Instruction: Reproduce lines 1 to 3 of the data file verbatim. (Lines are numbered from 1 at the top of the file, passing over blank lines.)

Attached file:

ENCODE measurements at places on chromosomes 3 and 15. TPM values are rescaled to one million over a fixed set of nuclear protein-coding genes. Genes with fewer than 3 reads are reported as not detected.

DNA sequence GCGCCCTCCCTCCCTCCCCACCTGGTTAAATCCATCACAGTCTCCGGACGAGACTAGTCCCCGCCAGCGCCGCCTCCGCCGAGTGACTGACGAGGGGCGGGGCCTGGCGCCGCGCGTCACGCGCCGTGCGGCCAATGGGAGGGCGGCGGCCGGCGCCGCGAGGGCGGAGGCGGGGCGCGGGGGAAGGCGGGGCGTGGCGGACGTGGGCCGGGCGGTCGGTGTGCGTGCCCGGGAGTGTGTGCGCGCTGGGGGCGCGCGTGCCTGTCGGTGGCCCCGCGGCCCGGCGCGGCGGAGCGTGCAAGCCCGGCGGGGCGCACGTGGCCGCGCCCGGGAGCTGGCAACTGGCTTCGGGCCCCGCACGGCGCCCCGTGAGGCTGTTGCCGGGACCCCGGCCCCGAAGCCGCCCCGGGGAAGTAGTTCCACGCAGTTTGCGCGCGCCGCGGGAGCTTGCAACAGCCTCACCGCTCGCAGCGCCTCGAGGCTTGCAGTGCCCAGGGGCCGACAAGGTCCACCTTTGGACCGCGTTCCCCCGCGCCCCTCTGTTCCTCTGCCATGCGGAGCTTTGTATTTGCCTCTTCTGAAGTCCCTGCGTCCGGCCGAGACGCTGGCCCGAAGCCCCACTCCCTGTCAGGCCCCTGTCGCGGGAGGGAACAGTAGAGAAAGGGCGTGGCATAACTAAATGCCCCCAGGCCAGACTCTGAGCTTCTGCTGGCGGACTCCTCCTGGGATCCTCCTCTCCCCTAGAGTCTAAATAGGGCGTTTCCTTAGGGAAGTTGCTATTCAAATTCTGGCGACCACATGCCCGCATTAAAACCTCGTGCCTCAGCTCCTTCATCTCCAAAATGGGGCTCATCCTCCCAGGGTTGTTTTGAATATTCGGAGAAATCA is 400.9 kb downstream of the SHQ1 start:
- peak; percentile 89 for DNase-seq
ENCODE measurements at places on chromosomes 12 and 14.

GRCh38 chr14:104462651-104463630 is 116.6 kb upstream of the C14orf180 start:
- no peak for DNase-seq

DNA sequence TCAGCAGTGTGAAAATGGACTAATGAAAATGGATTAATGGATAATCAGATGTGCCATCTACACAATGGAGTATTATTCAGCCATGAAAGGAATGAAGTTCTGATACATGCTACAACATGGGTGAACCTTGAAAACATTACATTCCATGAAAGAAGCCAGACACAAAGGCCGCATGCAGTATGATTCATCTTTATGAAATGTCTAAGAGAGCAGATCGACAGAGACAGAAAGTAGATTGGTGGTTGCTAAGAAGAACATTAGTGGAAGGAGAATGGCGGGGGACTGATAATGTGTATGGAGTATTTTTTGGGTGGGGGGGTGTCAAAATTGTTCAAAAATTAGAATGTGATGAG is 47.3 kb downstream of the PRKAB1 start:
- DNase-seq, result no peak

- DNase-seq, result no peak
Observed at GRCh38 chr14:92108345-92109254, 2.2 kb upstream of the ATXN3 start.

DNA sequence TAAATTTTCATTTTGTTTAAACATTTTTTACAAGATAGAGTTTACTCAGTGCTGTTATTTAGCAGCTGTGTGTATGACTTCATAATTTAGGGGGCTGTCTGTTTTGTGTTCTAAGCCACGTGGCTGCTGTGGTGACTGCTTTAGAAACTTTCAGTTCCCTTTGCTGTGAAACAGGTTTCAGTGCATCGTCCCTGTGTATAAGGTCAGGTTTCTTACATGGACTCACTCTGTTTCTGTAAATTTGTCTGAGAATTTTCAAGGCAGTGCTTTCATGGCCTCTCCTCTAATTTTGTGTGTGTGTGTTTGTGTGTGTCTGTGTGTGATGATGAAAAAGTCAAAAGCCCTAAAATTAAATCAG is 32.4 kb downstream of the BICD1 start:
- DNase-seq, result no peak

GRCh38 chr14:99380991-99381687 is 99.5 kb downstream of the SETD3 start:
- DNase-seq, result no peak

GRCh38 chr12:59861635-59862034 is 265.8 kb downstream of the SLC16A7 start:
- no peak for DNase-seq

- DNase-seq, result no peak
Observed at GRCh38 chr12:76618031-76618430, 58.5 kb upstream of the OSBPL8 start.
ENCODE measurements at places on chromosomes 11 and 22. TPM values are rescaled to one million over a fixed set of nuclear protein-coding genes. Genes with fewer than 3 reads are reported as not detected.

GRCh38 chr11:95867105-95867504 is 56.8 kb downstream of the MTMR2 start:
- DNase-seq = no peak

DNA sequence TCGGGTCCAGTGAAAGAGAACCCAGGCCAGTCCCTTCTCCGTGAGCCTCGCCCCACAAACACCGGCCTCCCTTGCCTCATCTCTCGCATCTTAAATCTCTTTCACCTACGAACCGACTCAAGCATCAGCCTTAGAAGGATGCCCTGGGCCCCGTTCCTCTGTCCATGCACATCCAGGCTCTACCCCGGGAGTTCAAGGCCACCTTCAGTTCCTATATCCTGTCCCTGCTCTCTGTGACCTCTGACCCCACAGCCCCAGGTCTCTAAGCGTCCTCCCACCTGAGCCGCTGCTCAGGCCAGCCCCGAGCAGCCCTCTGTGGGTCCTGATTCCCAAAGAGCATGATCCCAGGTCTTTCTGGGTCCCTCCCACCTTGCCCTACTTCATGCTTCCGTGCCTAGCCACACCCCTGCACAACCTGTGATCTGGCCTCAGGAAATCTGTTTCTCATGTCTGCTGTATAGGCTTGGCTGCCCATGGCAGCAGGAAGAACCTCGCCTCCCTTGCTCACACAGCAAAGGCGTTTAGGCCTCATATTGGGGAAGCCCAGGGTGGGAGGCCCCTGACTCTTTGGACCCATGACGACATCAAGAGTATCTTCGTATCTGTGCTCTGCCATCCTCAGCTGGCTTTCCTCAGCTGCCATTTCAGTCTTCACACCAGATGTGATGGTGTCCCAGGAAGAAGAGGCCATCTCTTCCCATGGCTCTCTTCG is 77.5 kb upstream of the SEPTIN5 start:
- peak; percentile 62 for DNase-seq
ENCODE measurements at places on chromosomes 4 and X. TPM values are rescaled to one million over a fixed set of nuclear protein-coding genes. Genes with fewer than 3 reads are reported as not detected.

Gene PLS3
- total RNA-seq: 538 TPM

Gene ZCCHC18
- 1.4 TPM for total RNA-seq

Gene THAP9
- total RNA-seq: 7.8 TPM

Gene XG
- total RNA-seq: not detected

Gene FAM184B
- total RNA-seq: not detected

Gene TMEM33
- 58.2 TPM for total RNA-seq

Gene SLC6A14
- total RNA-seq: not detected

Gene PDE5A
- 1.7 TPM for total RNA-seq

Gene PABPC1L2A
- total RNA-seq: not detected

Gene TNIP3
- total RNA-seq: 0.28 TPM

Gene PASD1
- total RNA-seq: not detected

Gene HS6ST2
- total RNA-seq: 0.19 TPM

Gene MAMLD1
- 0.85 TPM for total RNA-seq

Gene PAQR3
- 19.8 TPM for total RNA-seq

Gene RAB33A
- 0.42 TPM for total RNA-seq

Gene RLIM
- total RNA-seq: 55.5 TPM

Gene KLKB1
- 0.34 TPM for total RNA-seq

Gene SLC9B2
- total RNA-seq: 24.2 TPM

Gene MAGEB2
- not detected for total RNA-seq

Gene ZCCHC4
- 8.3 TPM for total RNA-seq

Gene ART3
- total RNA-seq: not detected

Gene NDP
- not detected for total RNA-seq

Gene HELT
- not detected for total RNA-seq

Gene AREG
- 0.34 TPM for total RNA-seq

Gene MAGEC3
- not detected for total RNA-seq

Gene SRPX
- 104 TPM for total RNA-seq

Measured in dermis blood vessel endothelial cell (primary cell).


ENCODE measurements at places on chromosomes 3 and 15. TPM values are rescaled to one million over a fixed set of nuclear protein-coding genes. Genes with fewer than 3 reads are reported as not detected.

DNA sequence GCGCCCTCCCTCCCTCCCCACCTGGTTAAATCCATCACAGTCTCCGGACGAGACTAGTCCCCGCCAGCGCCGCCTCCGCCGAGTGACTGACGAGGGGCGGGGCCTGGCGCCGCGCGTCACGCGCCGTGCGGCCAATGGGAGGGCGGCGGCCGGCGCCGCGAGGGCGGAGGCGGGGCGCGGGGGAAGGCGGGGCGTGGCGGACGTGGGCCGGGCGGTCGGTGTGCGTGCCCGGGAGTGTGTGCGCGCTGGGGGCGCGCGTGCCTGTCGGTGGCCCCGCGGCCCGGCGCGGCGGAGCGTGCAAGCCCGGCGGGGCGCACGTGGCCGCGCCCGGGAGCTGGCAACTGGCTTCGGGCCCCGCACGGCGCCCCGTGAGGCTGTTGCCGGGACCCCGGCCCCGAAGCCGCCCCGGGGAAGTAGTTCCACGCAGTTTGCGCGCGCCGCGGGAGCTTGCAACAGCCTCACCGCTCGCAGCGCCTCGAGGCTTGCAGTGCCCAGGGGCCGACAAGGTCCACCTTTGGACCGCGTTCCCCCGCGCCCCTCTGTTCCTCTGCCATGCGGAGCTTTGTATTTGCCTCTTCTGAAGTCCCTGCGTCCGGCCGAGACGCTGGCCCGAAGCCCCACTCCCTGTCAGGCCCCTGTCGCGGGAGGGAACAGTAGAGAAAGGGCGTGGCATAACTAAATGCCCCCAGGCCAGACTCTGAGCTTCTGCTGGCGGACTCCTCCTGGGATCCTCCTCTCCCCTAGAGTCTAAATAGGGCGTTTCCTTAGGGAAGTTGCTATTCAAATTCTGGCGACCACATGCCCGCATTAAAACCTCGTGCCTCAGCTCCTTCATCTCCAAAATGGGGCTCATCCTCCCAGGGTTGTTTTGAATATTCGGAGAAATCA is 400.9 kb downstream of the SHQ1 start:
- peak; percentile 89 for DNase-seq